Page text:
Helinor Johnston

Associate Professor

+44 (0)131 451 3303
Room F18
John Muir Building
Heriot-Watt University
Roles and responsibilities

Dr Helinor Johnston is an Associate Professor of Toxicology in the School of Engineering and Physical Sciences.


There are many uncertainties surrounding the potential adverse effects associated with the exposure of humans and the environment to nanomaterials. However, many benefits may be realised through the exploitation of nanomaterials in numerous applications, in diverse sectors. It is therefore necessary to address these uncertainties, so that innovation in this emerging area is not stifled and appropriate control measures can be introduced to manage any identified risks, so that the benefits promised may be realised in a safe manner.

 Helinor specialises in investigation of the hazards posed by nanomaterials to human health and the environment. Current research projects that Helinor is involved with investigate the mechanism of toxicity of a panel of nanomaterials to cells at various target sites, including the immune system (e.g. neutrophils, macrophages), liver (hepatocytes), gastrointestinal tract, CNS and lung. This work involves assessment of the cellular response to nanomaterial exposure, including but not limited to; cell viability, inflammatory responses, oxidative responses, modifications to intracellular signalling and imaging of nanomaterial uptake by cells.  An integral part of her research is the development of alternative models (e.g. in vitro models of varied complexity, zebrafish embryos) to assess nanomaterial safety. More recently, Helinor has also become more interested in testing the efficacy and safety of nanomedicines and assessing the consequences of nanomaterial exposure for bacteria. Helinor also collaborates with ecotoxicologists to investigate the impacts of nanomaterials on aquatic and terrestrial organisms.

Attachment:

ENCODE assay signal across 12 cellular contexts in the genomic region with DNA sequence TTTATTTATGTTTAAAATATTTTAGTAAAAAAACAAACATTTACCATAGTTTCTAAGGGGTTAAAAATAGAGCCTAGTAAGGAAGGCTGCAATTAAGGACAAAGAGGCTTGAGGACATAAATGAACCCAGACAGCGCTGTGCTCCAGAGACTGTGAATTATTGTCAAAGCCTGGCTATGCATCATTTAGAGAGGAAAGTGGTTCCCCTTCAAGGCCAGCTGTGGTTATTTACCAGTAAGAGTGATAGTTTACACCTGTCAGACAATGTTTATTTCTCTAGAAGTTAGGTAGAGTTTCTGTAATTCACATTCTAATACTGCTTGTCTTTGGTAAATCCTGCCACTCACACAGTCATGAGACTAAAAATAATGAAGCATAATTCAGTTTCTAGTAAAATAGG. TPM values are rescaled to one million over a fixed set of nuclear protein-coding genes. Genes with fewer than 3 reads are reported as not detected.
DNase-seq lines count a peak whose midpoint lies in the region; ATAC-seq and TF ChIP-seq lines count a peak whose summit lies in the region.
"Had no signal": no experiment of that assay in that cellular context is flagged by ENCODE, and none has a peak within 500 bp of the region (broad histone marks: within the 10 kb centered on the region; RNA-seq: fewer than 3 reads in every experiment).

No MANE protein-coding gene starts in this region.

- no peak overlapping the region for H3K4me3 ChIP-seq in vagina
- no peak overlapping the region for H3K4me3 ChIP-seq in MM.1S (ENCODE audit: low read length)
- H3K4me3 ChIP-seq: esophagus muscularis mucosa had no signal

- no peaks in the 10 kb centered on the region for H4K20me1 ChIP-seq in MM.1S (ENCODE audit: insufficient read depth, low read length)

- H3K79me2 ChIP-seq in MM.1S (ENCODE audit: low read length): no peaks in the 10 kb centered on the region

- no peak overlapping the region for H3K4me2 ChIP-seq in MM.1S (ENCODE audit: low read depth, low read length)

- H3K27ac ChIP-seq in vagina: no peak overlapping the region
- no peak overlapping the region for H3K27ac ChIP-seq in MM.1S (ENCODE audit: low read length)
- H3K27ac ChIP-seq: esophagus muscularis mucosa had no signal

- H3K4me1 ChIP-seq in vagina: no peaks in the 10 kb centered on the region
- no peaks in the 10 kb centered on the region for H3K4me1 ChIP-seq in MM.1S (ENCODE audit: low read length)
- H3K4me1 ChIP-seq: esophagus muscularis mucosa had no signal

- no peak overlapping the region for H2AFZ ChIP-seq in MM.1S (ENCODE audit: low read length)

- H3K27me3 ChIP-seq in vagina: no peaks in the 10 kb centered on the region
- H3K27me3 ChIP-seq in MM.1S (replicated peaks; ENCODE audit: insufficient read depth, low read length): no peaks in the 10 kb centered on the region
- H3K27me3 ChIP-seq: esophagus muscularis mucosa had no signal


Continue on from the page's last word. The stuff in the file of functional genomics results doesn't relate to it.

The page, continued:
Selected publications

Dr Helinor Johnston joined Heriot-Watt University as the Deputy Director of the Nano-Safety Group in January 2011.

Prior to joining Heriot-Watt, Helinor was a scientific advisor (2009-2010) in the Chemicals and Nanotechnologies division of the Department for Environment, Food and Rural Affairs (Defra). Specifically, she was responsible for research concerned with the environmental impacts of nanomaterials, and persistent organic pollutants (POPs).

Helinor completed a desk based post-doc in 2009, at Edinburgh Napier University, that was concerned with reviewing the available published literature on the toxicity of nanoparticles to humans, through participation in the FP7 funded project ENRHES (Engineered Nanoparticles-Review of Health and Environmental Safety).

Helinor completed her PhD entitled ‘Evaluating the uptake, intracellular fate and functional consequences of hepatocyte exposure, to a range of nanoparticles in vitro’ in 2009 at Edinburgh Napier University. Helinor's PhD was conducted as part of the FP6 funded project PARTICLE_RISK. This project was responsible for assessing the health risks associated with exposure to nanoparticles. The adverse effects of a particle panel, that had varied physico-chemical characteristics was assessed at a number of target sites. She was responsible for determining the impacts of nanoparticle exposure on the liver.

Helinor completed her undergraduate degree at King’s College London, in Pharmacology and Toxicology in 2005.